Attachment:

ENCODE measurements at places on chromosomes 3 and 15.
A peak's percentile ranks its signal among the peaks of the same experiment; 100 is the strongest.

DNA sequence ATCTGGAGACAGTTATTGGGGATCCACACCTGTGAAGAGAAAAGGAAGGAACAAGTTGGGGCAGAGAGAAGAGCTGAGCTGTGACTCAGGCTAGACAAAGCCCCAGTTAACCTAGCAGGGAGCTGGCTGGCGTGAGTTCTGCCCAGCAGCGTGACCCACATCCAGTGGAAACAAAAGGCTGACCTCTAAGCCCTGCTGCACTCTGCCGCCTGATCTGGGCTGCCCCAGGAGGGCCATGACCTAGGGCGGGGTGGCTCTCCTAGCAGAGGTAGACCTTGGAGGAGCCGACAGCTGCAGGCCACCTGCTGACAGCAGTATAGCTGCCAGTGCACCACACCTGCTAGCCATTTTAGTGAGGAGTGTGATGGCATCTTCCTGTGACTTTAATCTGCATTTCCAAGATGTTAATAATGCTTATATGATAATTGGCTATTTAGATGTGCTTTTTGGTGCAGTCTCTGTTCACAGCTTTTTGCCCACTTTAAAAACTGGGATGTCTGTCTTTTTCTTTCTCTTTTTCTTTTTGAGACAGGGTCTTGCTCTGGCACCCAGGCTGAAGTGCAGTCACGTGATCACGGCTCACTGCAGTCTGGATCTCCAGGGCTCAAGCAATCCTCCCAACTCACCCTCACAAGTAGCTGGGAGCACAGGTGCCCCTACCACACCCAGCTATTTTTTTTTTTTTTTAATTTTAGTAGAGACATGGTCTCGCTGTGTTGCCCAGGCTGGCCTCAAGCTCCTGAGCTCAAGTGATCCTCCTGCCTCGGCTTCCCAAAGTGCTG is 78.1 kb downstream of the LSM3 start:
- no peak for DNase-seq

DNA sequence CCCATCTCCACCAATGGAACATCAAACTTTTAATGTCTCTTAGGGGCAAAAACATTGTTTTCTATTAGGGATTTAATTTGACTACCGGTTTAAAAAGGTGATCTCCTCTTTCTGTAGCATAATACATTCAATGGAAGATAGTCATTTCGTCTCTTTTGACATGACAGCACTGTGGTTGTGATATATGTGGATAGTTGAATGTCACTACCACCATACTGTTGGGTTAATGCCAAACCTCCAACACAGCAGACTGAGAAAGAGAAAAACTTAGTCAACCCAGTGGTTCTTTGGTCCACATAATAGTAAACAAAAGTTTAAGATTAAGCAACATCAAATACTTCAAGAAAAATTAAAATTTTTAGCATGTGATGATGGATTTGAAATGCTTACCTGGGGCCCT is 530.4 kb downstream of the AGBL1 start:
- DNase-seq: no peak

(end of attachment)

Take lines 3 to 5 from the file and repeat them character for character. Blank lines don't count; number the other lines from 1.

DNA sequence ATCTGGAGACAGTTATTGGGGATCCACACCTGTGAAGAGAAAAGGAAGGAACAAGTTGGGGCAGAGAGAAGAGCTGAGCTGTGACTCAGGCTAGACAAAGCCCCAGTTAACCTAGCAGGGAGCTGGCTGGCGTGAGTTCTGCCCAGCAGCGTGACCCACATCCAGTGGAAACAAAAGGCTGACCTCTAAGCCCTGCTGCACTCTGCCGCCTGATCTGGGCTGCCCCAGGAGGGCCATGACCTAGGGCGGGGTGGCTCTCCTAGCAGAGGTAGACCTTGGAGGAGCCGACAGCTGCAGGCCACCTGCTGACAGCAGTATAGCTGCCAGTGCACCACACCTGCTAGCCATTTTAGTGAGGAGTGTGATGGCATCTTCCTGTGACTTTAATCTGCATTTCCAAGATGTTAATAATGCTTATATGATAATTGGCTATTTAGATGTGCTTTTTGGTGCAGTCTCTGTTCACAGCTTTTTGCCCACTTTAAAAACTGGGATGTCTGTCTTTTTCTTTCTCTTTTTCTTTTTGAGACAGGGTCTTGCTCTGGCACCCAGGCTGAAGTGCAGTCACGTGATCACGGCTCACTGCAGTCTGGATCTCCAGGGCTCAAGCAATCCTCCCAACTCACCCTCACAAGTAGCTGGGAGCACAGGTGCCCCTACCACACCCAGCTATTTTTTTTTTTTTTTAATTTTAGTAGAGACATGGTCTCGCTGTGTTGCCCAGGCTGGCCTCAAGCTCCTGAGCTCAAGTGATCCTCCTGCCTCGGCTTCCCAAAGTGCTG is 78.1 kb downstream of the LSM3 start:
- no peak for DNase-seq

DNA sequence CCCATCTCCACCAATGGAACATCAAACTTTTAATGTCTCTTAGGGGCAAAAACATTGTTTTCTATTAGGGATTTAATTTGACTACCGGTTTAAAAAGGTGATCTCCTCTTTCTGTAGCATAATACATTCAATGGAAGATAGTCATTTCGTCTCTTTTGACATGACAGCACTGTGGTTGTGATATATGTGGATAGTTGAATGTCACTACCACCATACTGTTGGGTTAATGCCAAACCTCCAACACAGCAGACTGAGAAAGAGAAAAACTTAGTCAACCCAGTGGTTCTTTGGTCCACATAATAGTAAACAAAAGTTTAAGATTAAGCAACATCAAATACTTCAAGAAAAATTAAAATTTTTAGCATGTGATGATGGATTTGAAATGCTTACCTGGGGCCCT is 530.4 kb downstream of the AGBL1 start: